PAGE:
By way of an introduction
Let’s begin at the beginning. One night in a bar in central Warsaw, I talked to an old guy who told me that I was wasting my time visiting Warsaw. It’s finished, he said, it’s gone to hell. Read more…
By way of an introduction
We are not PolishPosted on 25th December, 2015.
This site is now archived. However, in 2016, we plan to resuscitate the blog, with offers of visits to explore such places as hat I should undertake vodka project research in places I have not visited like Owińska or Hajnówka.
Meanwhile, here are some reflections on the background to this blog…
Let me start with a confession: my Father was not Polish. All the time people would ask, ‘Is your Father Polish?’ To confuse them, I would reply, ‘No, my Mother is Irish.’ While not actually Polish, he was a long-time member of the Anglo-Polish Society of Wolverhampton, West Midlands Branch, nominated and duly elected as Cultural Secretary – on the grounds that his son, yours truly, had made a career from obscure artistic activities. With baffling central committee logic they said to themselves, Like son, like Father. He held this position for many years before finally being promoted to Chair of the Association. In his capacity as Cultural Secretary he organised the raffle, bingo sessions and various coach trips to the seaside, to English Stately Homes or to country pubs with bowling alleys, as well as volunteering to be responsible for booking the guest speakers for the annual commemorative event at the Katyn Memorial Stone in Cannock Chase, north of Birmingham. This stone is in the middle of what was originally, in medieval times, a Royal Hunting forest, and is now a leisure park for outdoor pursuits – for serious ramblers, casual walkers with or without dogs, picnics, deer spotters and mountain bikers. The forest also contains a large German Military Cemetery, where the bodies of aircrew shot down over Britain during the Second World War were gathered and laid to rest.
I once asked my Father where his particular fascination with Poland had originated. He told me he had always been interested in the history of Poland as a young boy and that, of course, not long after his 11th birthday, Great Britain declared war on Nazi Germany to safeguard the independence of the Second Polish Republic. This was the defining moment of his generation. Though it is interesting to note that throughout his 1939 copy of Odham’s Universal Knowledge A – Z (1144 pages long) the entries circled in pencil are almost exclusively locations to be found in the North Americas – Fundy Bay, San Bernadino, Fredericksburg, Bedloe’s Island, Waterbury, Nova Scotia and many others. Warsaw is not circled, nor any Polish heroes – not even Joseph Conrad, though I know my Father read his books. He seemed more interested in Covington, Kentucky – ‘It is notable for its great suspension bridge and for its manufacture of X-ray apparatus.’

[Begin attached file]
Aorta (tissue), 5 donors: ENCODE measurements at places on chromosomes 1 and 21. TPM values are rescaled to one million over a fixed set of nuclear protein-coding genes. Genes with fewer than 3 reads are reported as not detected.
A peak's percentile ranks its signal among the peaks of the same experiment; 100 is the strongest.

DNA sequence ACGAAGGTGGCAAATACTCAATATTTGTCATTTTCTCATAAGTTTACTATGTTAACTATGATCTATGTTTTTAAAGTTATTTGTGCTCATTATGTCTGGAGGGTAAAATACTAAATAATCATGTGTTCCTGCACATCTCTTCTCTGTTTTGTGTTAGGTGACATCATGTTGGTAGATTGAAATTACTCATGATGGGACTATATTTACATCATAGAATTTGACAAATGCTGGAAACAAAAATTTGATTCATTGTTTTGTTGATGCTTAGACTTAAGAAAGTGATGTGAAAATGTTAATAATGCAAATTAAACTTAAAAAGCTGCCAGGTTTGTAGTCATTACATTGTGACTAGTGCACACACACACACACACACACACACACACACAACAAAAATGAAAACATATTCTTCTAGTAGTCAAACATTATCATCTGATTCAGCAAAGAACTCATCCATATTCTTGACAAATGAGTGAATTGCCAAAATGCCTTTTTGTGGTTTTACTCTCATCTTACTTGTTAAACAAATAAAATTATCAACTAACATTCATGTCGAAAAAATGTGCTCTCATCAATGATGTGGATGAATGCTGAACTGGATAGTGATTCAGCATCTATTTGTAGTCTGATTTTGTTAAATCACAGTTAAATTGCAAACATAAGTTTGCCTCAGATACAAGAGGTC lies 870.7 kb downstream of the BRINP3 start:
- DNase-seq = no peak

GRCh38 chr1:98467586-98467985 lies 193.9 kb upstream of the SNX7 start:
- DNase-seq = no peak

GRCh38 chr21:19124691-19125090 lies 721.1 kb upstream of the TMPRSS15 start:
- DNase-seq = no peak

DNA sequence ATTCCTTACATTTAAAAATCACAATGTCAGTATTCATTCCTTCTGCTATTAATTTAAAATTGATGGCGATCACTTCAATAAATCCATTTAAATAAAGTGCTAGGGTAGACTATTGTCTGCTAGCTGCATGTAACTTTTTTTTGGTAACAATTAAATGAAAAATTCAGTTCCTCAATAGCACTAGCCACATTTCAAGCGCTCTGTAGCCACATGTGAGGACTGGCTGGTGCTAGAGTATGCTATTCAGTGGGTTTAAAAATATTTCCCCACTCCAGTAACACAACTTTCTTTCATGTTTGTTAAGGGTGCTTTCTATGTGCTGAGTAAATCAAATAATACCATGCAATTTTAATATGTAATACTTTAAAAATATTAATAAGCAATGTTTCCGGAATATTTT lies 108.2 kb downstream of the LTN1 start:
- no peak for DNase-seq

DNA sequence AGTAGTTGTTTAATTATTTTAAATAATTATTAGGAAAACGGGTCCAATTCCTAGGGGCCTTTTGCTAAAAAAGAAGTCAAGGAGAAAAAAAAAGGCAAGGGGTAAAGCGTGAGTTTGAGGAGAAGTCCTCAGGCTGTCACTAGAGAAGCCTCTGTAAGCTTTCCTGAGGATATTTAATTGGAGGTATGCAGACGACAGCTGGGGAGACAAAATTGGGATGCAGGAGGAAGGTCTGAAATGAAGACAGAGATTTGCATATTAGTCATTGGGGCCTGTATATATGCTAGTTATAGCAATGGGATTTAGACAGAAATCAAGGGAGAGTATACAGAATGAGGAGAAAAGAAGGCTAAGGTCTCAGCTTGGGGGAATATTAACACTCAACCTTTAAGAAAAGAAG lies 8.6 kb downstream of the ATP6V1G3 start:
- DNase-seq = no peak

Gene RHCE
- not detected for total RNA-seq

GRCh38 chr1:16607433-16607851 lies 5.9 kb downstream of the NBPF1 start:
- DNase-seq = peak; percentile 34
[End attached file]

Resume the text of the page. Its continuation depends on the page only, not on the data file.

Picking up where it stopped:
Perhaps it was easy to mistake my Father for not being English. His facial features leaned towards those of Central and East Europe; he was tall and thin – invariably the word used to describe him in his youth was ‘lanky’. His nose was highly prominent – a Roman nose, he called it. He was also big-boned and his hands were large, hands made from a family lineage of hard labour, from working in the mines or for working the earth. When I pointed out the fact he was actually brought up in the colliery village of Silverdale in Staffordshire and not Silesia, I remember one woman saying, ‘But he was so tall and distinguished looking, like all those young Polish airmen.’ Here then is beginning of another fiction. Let me be clear: my Father did not serve in the Royal Air Force, though many people to this day still have this impression. Perhaps they were aware that, throughout my childhood at least, he kept a flying helmet of worn leather on the back window of his car and so began a series of assumptions and fabrications.
On long car journeys, travelling by night through Wales towards the ferry terminal at Holyhead or down to the south coast, I would lie on the back seat wearing this helmet several sizes too big for my childish head, looking out at the stars and I imagined being in the belly of an aeroplane. My Mother asleep in the front, my Father happy to indulge this fantasy, as the pilot of our old crate, indulging his son with all the murmured instructions required to keep us in the air, trimming the rudder, adjusting the pitch and roll, talking to ground control or other invisible members of the crew about meteorological conditions, requesting details of the flight path from the nameless navigator, describing the pitch-black landscape over which we flew, as we drove the slowest possible route to our destination. You see, we always travelled on those circuitous A and B roads and never motorways – my Father had an irrational fear of those – so these journeys seemed never ending. We always flew at night, guided by distant stars.